This statement is usually followed by, “I’ll have to get….I’ll see if someone is around who can…I’ll leave a message for….” All the client hears is that his/her concern cannot be solved—and that you have incompetent people working at the business. 

The first step to deal with this statement: Is it really their job, and are they merely trying to avoid doing it? The second step: Is there an SOP dictating whose job it is, and is that SOP making it difficult to service clients properly? Third step: Should it be this person’s job (or everyone’s job), and thus the training procedure needs reviewed and/or updated? 

Dealing with “not my job” involves looking at it from a couple of angles before making any changes. It may also mean that it is time to look at your culture. If a client says there is poop on the front walk, does the receptionist say, “It’s not my job,” and immediately calls the kennel staff, then ignores repeated reports because it is the kennel staff’s job to clean up the outside walk? Culture can be killing client service and the perception of care your clients have about the business every time they are faced with the “not my job” reply.

What Isn’t Said: “I’m sorry”

Why are we, in general, so afraid to say, “I’m sorry” or apologize for a service error? It seems as if an admission of guilt will open the door to some massive legal headache when it could easily open the door to service recovery. Rather than admitting guilt, we kill a relationship by arguing with a client and trying to put the blame everywhere and anywhere other than on ourselves or our team.

Apologies can reduce anger and improve communication with the client—which, in turn, may reduce the risk of legal claims. Teach the team the right way to apologize and how to offer corrections for errors rather than excuses. 

Recovering From Wrong Statements

Perception is about the experience; the client’s experience at your business. Your business should work at creating critical impressions and experiences for your clients1. Although you are a team, all it takes is one individual on your team to fail to deliver to your client, and a lousy service report can quickly surface on Yelp or Google.

Turn around wrong statements by examining client interactions that went wrong. Tear the interaction apart into steps; steps just before the statement, during it and after it. Map out the steps and look for opportunities to create value, remove unnecessary steps, re-sequence steps for convenience or educate the team on overlooked options2.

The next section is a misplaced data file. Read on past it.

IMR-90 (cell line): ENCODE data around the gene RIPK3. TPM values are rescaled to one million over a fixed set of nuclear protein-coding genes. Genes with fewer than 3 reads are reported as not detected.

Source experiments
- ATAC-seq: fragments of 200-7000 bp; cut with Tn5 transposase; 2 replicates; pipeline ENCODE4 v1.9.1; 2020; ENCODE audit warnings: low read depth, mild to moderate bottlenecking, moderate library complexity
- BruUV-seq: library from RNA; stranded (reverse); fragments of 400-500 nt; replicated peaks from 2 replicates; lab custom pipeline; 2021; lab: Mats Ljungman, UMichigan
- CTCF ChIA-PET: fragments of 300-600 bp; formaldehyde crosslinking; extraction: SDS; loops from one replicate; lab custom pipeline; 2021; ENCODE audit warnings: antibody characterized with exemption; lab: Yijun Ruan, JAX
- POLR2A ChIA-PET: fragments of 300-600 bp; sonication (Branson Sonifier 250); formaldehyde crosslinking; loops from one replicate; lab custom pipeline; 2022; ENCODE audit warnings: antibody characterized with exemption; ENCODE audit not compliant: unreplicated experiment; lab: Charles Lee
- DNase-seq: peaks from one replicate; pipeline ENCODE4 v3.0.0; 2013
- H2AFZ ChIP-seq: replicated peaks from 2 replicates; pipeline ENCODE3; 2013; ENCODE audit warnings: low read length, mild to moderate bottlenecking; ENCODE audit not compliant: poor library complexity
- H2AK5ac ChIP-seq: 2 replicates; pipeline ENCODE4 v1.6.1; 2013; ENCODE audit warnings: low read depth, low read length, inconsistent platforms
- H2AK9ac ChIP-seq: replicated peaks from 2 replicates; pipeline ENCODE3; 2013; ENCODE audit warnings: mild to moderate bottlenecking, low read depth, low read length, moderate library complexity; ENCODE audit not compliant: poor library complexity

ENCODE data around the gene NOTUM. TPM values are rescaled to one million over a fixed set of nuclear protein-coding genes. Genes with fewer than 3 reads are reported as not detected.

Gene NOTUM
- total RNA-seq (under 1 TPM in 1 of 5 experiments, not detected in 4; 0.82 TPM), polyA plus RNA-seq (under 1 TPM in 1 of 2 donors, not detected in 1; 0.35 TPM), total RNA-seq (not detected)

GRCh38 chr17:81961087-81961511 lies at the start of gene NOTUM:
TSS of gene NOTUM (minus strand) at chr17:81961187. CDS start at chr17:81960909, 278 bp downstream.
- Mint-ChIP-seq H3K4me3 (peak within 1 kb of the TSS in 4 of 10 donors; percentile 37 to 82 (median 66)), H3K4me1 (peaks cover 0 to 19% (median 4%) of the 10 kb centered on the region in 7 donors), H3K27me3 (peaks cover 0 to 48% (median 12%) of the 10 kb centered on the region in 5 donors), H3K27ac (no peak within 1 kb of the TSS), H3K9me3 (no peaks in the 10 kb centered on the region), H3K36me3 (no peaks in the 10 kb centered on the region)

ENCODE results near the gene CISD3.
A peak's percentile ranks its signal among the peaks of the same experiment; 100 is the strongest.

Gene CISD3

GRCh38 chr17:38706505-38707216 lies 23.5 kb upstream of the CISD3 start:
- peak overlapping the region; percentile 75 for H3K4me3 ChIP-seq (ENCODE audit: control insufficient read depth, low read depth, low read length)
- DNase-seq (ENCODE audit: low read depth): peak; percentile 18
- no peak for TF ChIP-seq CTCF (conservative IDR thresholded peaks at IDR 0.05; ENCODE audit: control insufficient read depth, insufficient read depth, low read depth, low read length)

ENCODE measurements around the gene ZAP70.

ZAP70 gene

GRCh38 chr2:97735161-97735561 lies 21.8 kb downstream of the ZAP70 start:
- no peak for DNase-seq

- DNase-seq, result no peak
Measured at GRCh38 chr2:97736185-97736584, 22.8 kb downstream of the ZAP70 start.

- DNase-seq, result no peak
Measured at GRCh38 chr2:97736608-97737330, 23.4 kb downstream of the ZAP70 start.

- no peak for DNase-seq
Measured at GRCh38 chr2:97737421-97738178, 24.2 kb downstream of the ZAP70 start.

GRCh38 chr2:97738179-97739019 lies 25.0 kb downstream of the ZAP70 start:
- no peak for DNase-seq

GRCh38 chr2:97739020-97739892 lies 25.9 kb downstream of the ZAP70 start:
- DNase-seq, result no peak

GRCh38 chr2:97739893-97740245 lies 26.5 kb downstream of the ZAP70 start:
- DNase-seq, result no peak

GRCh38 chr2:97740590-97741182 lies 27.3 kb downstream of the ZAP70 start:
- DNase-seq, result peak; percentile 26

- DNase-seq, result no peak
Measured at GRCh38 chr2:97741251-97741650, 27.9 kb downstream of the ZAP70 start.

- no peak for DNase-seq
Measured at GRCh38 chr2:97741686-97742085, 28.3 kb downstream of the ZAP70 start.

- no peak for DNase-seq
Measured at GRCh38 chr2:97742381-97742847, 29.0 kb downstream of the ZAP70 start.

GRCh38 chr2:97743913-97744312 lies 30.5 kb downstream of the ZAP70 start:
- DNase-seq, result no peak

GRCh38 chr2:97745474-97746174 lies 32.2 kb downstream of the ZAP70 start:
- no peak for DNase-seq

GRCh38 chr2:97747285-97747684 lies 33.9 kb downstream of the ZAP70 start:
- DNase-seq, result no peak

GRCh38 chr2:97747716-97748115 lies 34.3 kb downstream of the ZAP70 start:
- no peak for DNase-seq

Schedule a brainstorming session with your team. Ask them to jot down statements they hear that seem to get clients riled up. Have the team come up with alternative statements. For instance: Instead of saying, “It’s not my job,” let the team discuss how to tell a client they are not the best person to take care of the request and how they will redirect the request to the best person for a quick resolution. Instead of saying, “Our policy is,” tell the client what you can do with an explanation. 

As you conduct your brainstorming sessions, consider these tips from the American Management Association3 as your team develops great phrases:

  1. Keep your confidence (This is where roleplaying may help)
  2. Start with a phrase of regret (I’m sorry….”)
  3. Then explain (Do not quote the policy, explain the reason)
  4. Next, use a positive phrase (Show enthusiasm with what you can do for the client)
  5. Offer empathy (Show the client you understand their position)
  6. Again, use a positive, helpful reply to solving the issue at hand
  7. Watch your body language and facial expression (confident, concerned, understanding)

In some cases, you may be able to develop your own “Service Recover SOP”—identifying specific triggers, such as words or situations, and how the team can respond to the triggers—thus initiating an immediate service recovery rather than waiting to pass it off to a manager to be addressed at a later time. 

References

1. Lee, F. If Disney Ran Your Hospital. Second River Healthcare Press. 2004.

2. Bettencourt, L., and Ulwick, A. The Customer-Centered Innovation Map. Harvard Business Review. May 2008. pp. 109-114.

3. Everson, R. How to Say No to a Customer. American Management Association. 2013 December. Retrieved from http://www.amanet.org/training/articles/How-to-Say-No-to-a-Customer.aspx